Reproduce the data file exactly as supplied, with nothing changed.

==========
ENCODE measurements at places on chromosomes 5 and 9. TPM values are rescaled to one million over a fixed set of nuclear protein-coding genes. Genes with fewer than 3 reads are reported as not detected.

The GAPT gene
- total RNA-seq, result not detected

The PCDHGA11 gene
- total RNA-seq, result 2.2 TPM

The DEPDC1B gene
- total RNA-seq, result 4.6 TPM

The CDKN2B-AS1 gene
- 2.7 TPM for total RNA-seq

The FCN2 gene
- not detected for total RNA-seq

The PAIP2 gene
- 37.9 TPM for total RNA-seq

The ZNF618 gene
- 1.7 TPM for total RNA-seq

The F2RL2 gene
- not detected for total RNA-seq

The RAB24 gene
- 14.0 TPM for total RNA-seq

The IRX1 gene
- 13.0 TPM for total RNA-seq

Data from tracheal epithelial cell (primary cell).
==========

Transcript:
ENCODE measurements at places on chromosomes 5 and 9. TPM values are rescaled to one million over a fixed set of nuclear protein-coding genes. Genes with fewer than 3 reads are reported as not detected.

The GAPT gene
- total RNA-seq, result not detected

The PCDHGA11 gene
- total RNA-seq, result 2.2 TPM

The DEPDC1B gene
- total RNA-seq, result 4.6 TPM

The CDKN2B-AS1 gene
- 2.7 TPM for total RNA-seq

The FCN2 gene
- not detected for total RNA-seq

The PAIP2 gene
- 37.9 TPM for total RNA-seq

The ZNF618 gene
- 1.7 TPM for total RNA-seq

The F2RL2 gene
- not detected for total RNA-seq

The RAB24 gene
- 14.0 TPM for total RNA-seq

The IRX1 gene
- 13.0 TPM for total RNA-seq

Data from tracheal epithelial cell (primary cell).